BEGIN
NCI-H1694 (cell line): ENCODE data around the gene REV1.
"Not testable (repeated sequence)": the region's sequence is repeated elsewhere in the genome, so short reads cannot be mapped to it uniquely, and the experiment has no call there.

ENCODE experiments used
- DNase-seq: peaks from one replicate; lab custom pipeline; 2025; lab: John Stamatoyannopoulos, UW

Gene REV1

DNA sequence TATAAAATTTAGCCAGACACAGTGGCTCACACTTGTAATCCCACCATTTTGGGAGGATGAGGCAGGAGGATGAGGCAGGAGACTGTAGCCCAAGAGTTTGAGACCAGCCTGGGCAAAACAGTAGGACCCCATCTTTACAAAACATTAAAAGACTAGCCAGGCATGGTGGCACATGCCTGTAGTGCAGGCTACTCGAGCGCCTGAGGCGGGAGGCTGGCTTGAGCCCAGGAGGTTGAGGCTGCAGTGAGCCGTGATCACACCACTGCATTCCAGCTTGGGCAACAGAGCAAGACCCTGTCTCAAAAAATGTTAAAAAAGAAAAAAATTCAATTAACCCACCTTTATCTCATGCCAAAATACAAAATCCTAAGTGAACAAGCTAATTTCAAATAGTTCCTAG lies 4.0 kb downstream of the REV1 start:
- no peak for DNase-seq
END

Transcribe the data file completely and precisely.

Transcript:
NCI-H1694 (cell line): ENCODE data around the gene REV1.
"Not testable (repeated sequence)": the region's sequence is repeated elsewhere in the genome, so short reads cannot be mapped to it uniquely, and the experiment has no call there.

ENCODE experiments used
- DNase-seq: peaks from one replicate; lab custom pipeline; 2025; lab: John Stamatoyannopoulos, UW

Gene REV1

DNA sequence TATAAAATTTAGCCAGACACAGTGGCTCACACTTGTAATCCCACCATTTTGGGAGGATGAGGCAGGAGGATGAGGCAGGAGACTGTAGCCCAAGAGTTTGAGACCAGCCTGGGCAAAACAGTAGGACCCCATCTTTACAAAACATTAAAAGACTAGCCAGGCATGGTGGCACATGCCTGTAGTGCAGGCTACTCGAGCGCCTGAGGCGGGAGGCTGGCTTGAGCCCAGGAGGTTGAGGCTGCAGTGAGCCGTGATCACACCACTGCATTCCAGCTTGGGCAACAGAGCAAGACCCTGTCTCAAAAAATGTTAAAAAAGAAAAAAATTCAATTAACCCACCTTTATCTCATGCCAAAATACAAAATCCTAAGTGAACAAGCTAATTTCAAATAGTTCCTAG lies 4.0 kb downstream of the REV1 start:
- no peak for DNase-seq